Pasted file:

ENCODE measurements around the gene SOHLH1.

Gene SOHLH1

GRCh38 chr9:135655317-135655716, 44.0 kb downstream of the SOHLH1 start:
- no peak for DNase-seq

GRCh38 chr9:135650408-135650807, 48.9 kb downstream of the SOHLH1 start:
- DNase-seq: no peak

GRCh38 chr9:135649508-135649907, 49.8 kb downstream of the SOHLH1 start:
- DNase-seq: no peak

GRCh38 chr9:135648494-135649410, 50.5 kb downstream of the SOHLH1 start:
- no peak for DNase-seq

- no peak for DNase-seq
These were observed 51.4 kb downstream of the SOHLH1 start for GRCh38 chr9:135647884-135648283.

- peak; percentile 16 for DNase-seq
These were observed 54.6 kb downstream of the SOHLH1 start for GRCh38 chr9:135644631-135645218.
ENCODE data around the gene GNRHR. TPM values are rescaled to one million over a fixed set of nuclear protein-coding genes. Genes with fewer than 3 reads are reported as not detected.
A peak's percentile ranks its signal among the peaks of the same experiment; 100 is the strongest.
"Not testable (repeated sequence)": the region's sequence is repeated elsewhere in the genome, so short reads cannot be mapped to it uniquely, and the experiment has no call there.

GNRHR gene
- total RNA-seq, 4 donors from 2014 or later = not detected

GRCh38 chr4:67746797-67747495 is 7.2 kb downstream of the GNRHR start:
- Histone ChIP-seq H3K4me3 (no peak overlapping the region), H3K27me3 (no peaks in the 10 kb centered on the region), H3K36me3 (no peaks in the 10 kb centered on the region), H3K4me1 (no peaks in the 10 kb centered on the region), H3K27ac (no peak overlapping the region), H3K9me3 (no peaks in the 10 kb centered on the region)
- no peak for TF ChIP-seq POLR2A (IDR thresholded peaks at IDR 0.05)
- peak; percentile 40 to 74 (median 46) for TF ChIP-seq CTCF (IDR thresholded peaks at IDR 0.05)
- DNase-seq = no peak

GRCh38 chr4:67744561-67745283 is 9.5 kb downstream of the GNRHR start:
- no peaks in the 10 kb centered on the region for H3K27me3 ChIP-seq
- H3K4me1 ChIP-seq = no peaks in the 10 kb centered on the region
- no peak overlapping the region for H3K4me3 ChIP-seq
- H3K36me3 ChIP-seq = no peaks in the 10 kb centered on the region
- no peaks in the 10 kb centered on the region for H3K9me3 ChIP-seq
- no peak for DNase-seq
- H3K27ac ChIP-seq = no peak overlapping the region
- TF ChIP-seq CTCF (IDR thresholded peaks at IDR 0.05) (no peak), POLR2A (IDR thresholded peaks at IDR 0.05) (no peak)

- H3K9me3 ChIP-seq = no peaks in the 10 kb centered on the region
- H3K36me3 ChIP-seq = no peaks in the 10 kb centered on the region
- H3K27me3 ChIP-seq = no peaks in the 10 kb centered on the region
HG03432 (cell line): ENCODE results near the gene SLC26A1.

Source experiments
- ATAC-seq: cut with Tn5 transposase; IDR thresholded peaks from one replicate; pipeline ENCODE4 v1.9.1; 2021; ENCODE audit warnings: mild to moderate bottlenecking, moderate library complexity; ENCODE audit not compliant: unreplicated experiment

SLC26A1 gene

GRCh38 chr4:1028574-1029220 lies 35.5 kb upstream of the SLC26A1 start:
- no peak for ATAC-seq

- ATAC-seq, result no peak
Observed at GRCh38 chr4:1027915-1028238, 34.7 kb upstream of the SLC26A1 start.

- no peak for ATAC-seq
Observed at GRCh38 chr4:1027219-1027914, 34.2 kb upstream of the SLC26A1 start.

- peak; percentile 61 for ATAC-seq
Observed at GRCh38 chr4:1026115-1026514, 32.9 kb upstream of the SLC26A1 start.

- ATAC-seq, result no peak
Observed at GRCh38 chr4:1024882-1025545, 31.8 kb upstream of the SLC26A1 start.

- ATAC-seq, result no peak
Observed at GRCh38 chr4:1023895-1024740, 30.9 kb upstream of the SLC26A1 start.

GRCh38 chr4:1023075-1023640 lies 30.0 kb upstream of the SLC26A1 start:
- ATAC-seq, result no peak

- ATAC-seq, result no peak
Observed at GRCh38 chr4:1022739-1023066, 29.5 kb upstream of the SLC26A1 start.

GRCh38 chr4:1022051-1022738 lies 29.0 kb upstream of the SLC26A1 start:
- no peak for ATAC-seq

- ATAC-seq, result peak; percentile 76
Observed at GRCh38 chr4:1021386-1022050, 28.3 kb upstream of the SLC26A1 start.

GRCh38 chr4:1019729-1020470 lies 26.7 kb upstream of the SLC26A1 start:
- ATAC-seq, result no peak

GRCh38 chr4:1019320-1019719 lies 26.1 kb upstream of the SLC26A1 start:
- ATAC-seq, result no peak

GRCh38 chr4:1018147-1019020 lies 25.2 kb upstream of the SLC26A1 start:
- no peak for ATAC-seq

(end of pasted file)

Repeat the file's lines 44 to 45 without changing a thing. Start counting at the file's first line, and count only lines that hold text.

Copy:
Observed at GRCh38 chr4:1027915-1028238, 34.7 kb upstream of the SLC26A1 start.

- no peak for ATAC-seq